For Halloween this year I was certain my girls would unanimously choose a Frozen character for their costume. But I was shocked when neither one of them did. Even more surprising was when my middle Fancy Girl enthusiastically picked a pink bat girl costume over anything princessy. She waited anxiously for the costume to arrive, and when it finally did, she didn’t take it off for hours…and then days. She transformed into a super girl. She became a caped crusader, protecting her stuffed animals and toys from evil monsters. By day, she was responsible, attentive and outgoing student, and by afternoon…she was BAT GIRL! There was nothing she couldn’t do. At around the same time this was happening, I received a copy of The Princess in Black by Shannon Hale & Dean Hale.
It is the story of Princess Magnolia, a pink-wearing and mild-mannered princess who has a secret: she is a black-wearing, monster-fighting super hero! No one else knows her secret, but her double identity is threatened with a visit by the Duchess Wigtower. Princess Magnolia is called away from her royal hosting duties to help save the goats in the kingdom. Will she can save the day and keep her secret?
#coffeetalkphotoaday Day 7 #page: a little preview of a book I'm reviewing for Fancy Girl: The Princess in Black by Shannon & Dean Hale. The girls are loving it and it's been good reading practice for Big Sis. It's about a princess with a secret identity. Stay tuned… #booksforkids #princessinblack #shannonhale #deanhale #bookreview
The girls took one look at the cover and couldn’t WAIT to hear more of the story. This book became the bus stop book, the car book, and the bedtime book (a few times in a row). The plot of the story seemed to strike a chord with whatever the girls were imagining in their own minds. They’re both at that age where Disney princesses are still on their favorites list (well, not quite my eldest), but they are discovering interests that include action, super powers, fighting bad guys, and colors that are not so pink. In this story, Princess Magnolia is told that “princess don’t wear black,” but this Fancy Girl household would beg to differ!
Both my girls have read/listened to the book, but my middle one (the pink bat girl) keeps it close by. I would say the reading level of the book is around late 1st grade/early 2nd grade; the chapter pages have about a paragraph on each page, but the words are common enough that my eldest is able to read some of the sentences. On a conceptual level, both girls were able to follow the story and then answer some “what if” questions related to their own lives. For the most part, the girls liked how Princess Magnolia saved goats from a big blue monster. They didn’t focus so much on her pink wardrobe and her crown, but rather enjoyed reenacting the moment when the Princess in Black saved the day! Since the girls have also been so expressive with their enjoyment of the book, I thought this would be a good time to set up a YouTube channel for Fancy Girl. As part of our video recap of the book, I asked them both what they would do with a secret princess power. Have a look below and ask your own Fancy Girls they same thing.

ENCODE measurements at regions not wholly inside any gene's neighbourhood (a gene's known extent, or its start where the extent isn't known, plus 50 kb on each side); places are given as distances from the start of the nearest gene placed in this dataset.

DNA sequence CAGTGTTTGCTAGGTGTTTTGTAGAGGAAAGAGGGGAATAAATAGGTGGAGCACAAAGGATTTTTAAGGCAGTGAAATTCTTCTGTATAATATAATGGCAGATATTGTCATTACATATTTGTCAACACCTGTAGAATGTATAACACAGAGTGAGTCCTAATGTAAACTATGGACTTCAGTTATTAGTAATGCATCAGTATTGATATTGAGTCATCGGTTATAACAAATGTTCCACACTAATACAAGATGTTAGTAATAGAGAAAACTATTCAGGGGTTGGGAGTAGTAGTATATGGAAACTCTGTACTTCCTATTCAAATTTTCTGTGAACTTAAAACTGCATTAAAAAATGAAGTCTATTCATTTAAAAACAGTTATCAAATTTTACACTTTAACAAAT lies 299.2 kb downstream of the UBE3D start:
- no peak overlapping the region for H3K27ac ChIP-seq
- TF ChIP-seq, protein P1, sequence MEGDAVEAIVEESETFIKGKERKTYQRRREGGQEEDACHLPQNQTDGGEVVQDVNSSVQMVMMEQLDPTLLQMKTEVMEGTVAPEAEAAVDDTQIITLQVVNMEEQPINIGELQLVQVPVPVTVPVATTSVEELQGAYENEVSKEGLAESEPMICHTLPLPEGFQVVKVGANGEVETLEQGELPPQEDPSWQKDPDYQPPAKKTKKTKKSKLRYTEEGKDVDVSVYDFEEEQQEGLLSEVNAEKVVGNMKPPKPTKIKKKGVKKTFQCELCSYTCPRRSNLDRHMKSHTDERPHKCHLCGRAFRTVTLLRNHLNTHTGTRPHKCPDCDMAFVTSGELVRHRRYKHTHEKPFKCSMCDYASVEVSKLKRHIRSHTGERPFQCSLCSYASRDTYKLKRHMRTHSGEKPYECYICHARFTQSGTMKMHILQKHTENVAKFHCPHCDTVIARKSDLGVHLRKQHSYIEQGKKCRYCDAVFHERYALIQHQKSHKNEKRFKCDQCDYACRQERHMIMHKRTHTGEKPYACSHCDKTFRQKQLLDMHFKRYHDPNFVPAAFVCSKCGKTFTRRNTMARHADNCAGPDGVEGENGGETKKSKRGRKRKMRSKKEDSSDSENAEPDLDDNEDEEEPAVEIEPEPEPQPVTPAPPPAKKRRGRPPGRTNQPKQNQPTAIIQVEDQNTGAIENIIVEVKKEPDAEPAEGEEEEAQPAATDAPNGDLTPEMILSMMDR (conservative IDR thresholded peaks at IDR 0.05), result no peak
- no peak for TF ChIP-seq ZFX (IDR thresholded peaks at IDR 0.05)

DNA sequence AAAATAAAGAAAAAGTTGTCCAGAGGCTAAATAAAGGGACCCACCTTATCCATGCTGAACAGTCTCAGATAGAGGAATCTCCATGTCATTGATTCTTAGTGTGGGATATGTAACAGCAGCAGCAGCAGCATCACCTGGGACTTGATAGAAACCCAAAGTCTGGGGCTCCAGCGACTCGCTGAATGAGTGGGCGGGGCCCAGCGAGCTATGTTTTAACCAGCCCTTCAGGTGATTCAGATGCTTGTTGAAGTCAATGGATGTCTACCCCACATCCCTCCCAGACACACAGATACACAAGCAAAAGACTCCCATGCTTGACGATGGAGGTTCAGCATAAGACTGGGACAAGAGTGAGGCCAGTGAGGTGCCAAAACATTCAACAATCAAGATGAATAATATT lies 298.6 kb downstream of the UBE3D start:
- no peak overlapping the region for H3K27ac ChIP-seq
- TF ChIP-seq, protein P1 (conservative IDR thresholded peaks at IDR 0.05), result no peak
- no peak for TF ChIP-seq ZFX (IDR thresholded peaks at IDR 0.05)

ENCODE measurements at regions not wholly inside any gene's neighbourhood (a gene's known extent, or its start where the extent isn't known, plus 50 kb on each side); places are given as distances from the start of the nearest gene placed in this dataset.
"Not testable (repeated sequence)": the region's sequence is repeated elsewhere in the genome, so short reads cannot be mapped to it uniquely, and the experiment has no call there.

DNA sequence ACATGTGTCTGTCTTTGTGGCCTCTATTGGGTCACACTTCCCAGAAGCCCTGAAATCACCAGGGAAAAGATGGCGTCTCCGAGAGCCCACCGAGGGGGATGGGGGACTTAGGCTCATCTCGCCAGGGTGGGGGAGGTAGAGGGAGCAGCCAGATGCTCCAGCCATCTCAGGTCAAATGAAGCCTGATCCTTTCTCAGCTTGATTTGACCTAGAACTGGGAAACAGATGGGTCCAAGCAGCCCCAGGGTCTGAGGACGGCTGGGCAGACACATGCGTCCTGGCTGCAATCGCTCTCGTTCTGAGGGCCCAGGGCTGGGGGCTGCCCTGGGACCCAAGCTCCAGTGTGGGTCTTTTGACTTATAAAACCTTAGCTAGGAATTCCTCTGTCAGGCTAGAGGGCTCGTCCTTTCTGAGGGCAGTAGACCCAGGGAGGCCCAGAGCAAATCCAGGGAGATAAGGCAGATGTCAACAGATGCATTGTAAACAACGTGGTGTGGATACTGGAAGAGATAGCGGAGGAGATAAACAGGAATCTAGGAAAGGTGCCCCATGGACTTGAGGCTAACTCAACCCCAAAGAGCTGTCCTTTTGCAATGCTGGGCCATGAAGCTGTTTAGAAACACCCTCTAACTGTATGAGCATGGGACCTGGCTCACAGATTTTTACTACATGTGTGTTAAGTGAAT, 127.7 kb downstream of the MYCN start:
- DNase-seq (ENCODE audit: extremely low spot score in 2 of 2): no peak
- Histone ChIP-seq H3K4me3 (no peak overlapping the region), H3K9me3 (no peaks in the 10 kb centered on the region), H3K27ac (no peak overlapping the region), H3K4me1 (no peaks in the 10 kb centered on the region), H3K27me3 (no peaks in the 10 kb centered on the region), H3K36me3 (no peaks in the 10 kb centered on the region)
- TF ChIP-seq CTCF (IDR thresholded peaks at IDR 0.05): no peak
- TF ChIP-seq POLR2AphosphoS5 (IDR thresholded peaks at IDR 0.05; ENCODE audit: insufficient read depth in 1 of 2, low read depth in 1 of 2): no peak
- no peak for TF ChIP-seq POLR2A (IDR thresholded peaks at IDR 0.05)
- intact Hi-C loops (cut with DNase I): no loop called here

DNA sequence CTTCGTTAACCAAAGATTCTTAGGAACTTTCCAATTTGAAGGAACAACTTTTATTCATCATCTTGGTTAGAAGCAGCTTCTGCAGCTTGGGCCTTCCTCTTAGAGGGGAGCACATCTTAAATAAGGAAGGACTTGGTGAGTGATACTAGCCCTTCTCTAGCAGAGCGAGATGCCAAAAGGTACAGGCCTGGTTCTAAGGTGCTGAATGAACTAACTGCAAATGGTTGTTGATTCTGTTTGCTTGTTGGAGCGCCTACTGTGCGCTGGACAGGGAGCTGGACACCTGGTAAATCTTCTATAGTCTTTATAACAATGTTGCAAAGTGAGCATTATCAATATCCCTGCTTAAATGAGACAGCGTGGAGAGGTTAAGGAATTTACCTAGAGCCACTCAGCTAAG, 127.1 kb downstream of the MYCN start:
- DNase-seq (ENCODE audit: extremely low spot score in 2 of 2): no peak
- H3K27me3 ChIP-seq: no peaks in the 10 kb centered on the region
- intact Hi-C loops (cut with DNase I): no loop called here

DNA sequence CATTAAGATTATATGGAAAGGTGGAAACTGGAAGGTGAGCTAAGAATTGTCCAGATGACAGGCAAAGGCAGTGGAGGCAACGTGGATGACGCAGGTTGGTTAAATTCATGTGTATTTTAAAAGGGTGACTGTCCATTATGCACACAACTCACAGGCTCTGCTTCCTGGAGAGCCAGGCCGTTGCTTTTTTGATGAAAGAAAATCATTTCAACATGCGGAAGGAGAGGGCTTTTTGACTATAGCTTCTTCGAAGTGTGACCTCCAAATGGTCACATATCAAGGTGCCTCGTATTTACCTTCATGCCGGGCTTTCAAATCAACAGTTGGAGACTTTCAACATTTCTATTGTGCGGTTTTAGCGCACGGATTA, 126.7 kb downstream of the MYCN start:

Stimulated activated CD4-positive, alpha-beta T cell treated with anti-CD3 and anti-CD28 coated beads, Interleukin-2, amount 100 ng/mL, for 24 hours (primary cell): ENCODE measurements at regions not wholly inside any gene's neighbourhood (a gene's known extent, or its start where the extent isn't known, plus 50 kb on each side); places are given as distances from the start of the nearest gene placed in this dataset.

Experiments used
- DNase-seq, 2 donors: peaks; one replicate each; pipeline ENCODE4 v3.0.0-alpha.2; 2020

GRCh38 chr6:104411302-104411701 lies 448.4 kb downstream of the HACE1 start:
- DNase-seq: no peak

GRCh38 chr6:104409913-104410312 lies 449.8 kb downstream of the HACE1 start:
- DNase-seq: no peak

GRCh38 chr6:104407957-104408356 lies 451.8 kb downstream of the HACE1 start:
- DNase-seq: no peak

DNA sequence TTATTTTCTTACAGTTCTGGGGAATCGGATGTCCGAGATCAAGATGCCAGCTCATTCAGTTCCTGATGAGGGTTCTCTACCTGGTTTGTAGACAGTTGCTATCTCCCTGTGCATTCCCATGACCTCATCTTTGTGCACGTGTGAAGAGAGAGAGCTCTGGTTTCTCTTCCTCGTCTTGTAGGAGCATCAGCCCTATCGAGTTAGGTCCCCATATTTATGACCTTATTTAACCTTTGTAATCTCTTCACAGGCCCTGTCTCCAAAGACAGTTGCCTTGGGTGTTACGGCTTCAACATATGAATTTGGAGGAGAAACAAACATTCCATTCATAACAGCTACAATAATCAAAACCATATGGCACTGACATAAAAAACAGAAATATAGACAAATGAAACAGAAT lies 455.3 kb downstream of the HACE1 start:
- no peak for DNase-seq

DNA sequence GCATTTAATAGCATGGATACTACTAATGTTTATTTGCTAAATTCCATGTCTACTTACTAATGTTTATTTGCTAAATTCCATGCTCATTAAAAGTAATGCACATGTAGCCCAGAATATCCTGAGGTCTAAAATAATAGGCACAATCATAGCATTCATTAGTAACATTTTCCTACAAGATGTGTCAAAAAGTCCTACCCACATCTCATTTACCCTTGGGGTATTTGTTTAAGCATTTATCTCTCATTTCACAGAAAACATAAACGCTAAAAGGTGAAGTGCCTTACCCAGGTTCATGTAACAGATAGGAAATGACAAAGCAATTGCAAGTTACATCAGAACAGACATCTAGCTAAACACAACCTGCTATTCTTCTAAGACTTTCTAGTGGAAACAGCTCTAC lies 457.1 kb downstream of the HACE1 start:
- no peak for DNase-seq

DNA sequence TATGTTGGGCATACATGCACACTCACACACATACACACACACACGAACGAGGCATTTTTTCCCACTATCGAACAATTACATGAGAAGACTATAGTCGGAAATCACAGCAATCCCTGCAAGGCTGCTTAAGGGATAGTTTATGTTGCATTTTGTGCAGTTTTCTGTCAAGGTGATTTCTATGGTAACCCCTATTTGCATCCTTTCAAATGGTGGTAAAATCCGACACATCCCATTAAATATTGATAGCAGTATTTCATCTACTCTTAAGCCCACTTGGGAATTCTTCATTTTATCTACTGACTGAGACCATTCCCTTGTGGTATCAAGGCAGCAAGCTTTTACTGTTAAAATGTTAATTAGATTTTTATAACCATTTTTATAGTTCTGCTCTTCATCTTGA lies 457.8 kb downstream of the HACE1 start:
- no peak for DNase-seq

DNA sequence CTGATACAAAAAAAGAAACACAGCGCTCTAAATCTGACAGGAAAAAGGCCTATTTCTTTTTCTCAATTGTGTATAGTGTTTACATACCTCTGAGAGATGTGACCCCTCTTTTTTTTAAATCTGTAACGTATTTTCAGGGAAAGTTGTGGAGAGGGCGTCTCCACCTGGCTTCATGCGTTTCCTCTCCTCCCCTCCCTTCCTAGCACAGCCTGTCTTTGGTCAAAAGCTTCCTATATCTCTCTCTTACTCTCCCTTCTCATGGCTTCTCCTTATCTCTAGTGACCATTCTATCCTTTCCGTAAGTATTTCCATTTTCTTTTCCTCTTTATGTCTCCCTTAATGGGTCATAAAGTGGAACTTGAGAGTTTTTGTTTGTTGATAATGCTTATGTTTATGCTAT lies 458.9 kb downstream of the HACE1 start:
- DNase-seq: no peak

The Princess in Black is a great book to read around the Halloween season, since kids are already in the imaginary and creative mindset of picking costumes. I like that the book gives kids something to think about at the end, other than a happy ending fairy tale. And with other girl-power literary figures out there like Mighty Girl, it’s nice to have another super girl to add to list of influential book characters. For more information, including how to order the book, visit http://www.princessinblack.com.
About the Creators
Shannon and Dean Hale are the husband-and-wife writing team behind the graphic novels Rapunzel’s Revenge and Calamity Jack, both illustrated by Nathan Hale. Shannon Hale is also the New York Times best-selling author of nine children’s and young adult novels, including multiple award winners The Goose Girl, Book of a Thousand Days, and the Newbery Honor recipient Princess Academy. Her latest, Ever After High: The Storybook of Legends, was published in October 2013. She is also the author of three books for adults, beginning with Austenland, which is now a major motion picture starring Keri Russell. They live in Salt Lake City, Utah, with their four children.
LeUyen Pham is the illustrator of many books for children, including God’s Dream by Archbishop Desmond Tutu and Douglas Carlton Abrams and Aunt Mary’s Rose by Douglas Wood, as well as the Freckleface Strawberry books by Julianne Moore. LeUyen Pham lives in California.